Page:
CAMBRIDGE, MASSACHUSETTS - Europe is in constitutional crisis. No one seems to have the power to impose a sensible resolution of its peripheral countries’ debt crisis. Instead of restructuring the manifestly unsustainable debt burdens of Portugal, Ireland and Greece (the PIGs), politicians and policymakers are pushing for ever-larger bailout packages with ever-less realistic austerity conditions.
Unfortunately, they are not just “kicking the can down the road,” but pushing a snowball down a mountain. True, for the moment, the problem is still economically manageable. Eurozone growth is respectable, and the PIGs account for only 6 percent of the eurozone’s GDP. But by stubbornly arguing that these countries are facing a liquidity crisis, rather than a solvency problem, euro officials are putting entire system at risk.
Major eurozone economies like Spain and Italy have huge debt problems of their own, especially given anemic growth and a manifest lack of competitiveness. The last thing they need is for people to be led to believe that an implicit transfer union is already in place, and that reform and economic restructuring can wait.
EU officials argue that it would be catastrophic to restructure any member’s debts proactively. It is certainly the case that contagion will rage after any Greek restructuring. It will stop spreading only when Germany constructs a credible firewall, presumably around Spanish and Italian central-government debt.
This is exactly the kind of hardheaded solution that one would see in a truly integrated currency area. So, why do Europe’s leaders find this intermediate solution so unimaginable? Perhaps it is because they believe they do not have the governance mechanisms in place to make tough decisions, to pick winners and losers. The European Union’s weak, fractured institutions dispose of less than 2 percent of eurozone GDP in tax revenues. Any kind of bold decision essentially requires unanimity. It is all for one and one for all, regardless of size, debt position and accountability. There is no point is drawing up a Plan B if there is no authority or capacity to execute it.
Might Europe get lucky? Is there any chance that the snowball of debt, dysfunction, and doubt will fall apart harmlessly before it gathers more force? Amidst so much uncertainty, anything is possible. If eurozone growth wildly outperforms expectations in the next few years, banks’ balance sheets would strengthen and German taxpayers’ pockets would deepen. The peripheral countries might just experience enough growth to sustain their ambitious austerity commitments.
Today’s strategy, however, is far more likely to lead to blowup and disorderly restructuring. Why should the Greek people (not to mention the Irish and the Portuguese) accept years of austerity and slow growth for the sake of propping up the French and German banking systems, unless they are given huge bribes to do so?
As Stanford professor Jeremy Bulow and I showed in our work on sovereign debt in the 1980s, countries rarely can be squeezed into making net payments (payments minus new loans) to foreigners of more than a few percent for a few years.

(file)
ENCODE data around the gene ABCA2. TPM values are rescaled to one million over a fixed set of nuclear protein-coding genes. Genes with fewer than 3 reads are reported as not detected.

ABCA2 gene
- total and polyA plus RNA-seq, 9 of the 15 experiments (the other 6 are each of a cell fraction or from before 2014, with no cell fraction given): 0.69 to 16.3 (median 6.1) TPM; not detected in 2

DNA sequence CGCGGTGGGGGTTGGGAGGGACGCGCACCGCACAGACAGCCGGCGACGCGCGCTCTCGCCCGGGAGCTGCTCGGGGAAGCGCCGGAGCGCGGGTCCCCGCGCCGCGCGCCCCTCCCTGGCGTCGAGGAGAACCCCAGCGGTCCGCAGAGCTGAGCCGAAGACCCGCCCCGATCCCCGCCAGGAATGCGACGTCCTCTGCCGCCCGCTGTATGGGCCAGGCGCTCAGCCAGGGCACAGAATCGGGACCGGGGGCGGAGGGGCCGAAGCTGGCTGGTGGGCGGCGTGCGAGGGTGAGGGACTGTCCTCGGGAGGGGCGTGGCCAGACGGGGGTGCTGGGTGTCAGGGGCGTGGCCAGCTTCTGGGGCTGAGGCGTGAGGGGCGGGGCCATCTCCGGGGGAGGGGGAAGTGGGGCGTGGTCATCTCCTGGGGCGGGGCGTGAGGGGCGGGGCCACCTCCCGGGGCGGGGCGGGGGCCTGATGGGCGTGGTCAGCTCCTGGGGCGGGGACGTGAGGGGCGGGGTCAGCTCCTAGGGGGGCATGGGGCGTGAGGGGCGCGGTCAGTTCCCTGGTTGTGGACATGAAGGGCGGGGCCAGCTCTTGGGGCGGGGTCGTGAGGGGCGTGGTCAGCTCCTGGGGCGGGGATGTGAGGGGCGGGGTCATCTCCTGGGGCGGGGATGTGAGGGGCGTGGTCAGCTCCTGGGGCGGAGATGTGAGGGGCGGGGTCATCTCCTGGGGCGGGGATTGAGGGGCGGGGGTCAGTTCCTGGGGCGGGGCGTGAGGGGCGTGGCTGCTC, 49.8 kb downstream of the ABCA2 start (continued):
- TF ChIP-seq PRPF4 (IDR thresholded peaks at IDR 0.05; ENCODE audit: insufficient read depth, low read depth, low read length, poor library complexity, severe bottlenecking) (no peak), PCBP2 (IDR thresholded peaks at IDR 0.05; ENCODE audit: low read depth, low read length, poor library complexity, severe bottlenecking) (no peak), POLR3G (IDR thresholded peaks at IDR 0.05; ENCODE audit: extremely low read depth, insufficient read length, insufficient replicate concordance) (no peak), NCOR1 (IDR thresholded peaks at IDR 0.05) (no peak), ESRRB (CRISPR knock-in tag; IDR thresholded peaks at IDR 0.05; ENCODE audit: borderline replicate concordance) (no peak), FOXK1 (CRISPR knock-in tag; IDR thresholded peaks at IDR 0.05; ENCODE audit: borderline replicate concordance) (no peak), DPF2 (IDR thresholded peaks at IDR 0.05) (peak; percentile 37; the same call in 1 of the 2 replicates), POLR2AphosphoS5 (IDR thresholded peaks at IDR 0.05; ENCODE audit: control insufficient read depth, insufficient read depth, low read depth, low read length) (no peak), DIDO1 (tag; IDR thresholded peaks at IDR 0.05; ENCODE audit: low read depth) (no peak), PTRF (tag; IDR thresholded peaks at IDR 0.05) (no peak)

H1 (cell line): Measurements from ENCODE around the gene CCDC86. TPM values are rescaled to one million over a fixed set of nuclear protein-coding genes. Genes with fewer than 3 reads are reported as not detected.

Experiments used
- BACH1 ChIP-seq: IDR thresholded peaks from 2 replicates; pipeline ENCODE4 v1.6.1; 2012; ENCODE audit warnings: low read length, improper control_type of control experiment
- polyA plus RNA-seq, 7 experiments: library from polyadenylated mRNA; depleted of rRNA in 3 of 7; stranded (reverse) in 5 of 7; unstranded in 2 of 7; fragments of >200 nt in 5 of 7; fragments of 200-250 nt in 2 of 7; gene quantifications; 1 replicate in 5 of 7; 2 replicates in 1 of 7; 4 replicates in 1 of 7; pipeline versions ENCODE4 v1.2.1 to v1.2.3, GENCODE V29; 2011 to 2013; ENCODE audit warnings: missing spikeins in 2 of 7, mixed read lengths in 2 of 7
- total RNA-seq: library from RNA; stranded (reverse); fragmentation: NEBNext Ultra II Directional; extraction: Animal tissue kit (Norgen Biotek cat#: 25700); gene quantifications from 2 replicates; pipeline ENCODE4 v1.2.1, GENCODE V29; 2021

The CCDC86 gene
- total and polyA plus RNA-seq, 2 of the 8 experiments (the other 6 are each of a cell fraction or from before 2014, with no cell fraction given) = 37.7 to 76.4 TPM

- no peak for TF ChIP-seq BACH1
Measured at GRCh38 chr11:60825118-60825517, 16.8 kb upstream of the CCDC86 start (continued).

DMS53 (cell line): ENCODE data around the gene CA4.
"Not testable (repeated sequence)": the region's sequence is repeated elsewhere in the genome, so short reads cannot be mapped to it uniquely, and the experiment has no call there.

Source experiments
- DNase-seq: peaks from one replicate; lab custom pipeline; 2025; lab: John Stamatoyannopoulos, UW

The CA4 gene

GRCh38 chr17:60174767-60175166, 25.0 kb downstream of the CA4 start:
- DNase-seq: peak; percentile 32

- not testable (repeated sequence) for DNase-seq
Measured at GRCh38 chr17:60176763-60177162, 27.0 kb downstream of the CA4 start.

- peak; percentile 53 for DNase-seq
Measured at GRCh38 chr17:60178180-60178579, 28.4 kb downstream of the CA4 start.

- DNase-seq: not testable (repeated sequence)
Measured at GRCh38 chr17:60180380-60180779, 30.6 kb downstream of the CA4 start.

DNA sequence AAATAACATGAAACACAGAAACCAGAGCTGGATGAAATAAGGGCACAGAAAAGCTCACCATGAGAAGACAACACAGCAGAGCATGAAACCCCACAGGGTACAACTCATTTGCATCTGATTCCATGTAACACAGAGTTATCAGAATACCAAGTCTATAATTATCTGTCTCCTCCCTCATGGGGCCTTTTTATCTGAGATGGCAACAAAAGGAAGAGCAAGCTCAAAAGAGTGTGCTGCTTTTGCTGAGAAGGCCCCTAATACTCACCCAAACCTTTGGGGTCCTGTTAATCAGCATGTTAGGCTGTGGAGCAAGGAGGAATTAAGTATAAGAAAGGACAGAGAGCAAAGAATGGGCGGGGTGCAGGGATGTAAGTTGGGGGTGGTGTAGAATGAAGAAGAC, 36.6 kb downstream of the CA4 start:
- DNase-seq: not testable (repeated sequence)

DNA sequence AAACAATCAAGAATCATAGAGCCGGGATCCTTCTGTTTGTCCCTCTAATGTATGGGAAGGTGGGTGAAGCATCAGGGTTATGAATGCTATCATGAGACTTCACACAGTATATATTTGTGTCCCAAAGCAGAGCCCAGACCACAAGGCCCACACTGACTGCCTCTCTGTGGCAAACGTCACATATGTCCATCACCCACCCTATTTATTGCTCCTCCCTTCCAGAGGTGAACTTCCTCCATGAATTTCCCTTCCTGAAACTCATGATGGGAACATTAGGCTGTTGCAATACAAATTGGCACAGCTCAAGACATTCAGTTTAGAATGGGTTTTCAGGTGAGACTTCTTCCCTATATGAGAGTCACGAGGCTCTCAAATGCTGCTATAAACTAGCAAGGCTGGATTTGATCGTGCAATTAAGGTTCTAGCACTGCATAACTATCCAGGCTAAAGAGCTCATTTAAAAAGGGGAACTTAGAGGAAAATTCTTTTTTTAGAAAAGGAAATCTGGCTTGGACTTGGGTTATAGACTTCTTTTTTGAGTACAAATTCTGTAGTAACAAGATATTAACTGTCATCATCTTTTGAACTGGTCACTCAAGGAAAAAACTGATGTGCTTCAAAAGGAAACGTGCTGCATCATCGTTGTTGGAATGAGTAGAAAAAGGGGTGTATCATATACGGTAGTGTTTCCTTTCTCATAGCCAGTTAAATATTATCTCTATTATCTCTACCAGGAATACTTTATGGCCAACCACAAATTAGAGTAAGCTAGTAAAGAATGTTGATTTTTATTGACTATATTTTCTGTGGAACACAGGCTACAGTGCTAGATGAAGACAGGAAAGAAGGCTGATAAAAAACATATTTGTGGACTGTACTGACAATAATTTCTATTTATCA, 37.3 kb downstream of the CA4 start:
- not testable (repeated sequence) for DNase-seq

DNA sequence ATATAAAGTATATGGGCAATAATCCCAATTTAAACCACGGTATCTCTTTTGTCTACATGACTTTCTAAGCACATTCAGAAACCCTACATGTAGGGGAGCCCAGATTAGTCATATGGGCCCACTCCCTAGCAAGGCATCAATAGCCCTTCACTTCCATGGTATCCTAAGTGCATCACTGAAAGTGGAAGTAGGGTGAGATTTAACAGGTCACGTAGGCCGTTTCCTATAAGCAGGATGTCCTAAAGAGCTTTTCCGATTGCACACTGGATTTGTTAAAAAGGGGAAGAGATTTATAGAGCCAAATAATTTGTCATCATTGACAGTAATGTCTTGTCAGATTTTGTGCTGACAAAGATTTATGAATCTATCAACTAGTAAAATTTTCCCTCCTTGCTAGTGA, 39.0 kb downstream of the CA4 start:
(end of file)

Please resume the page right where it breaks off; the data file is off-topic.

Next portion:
The current EU/International Monetary Fund strategy calls for a decade or two of such payments. It has to, lest the German taxpayer revolt at being asked to pay for Europe in perpetuity. Perhaps this time is different. Perhaps the allure of belonging to a growing reserve currency will make sustained recession and austerity feasible in ways that have seldom been seen historically.
I doubt it. True, against all odds and historical logic, Europe seems poised to maintain the leadership of the IMF. Remarkably, in their resignation to the apparently inevitable choice for the top position, emerging-market leaders do not seem to realize that they should still challenge the United States’ prerogative of appointing the fund’s extremely powerful number-two official. The IMF has already been extraordinarily generous to the PIGs. Once the new bailout-friendly team is ensconced, we can only expect more generosity, regardless of whether these countries adhere to their programs.
Unfortunately, an ultra-soft IMF is the last thing Europe needs right now. With its constitutional crisis, the IMF needs to help the eurozone make the tough decisions that it cannot make on its own. The IMF needs to create programs for Portugal, Ireland and Greece that restore competitiveness and trim debt, and that offer them realistic hope of a return to economic growth. The IMF needs to prevent Europeans from allowing their constitutional paralysis to turn the eurozone’s debt snowball into a global avalanche.
Absent the IMF, the one institution that might be able to take action is the fiercely independent European Central Bank. But if the ECB takes over entirely the role of “lender of last resort,” it will ultimately become insolvent itself. This is no way to secure the future of the single currency. The endgame to any crisis is difficult to predict. Perhaps a wholesale collapse of the euro exchange rate will be enough, triggering an export boom. Perhaps Europe will just boom anyway. But it is hard to see how the single currency can survive much longer without a decisive move toward a far stronger fiscal union.
Kenneth Rogoff is a professor of economics and public policy at Harvard University, and was formerly chief economist at the IMF. © 2011 Project Syndicate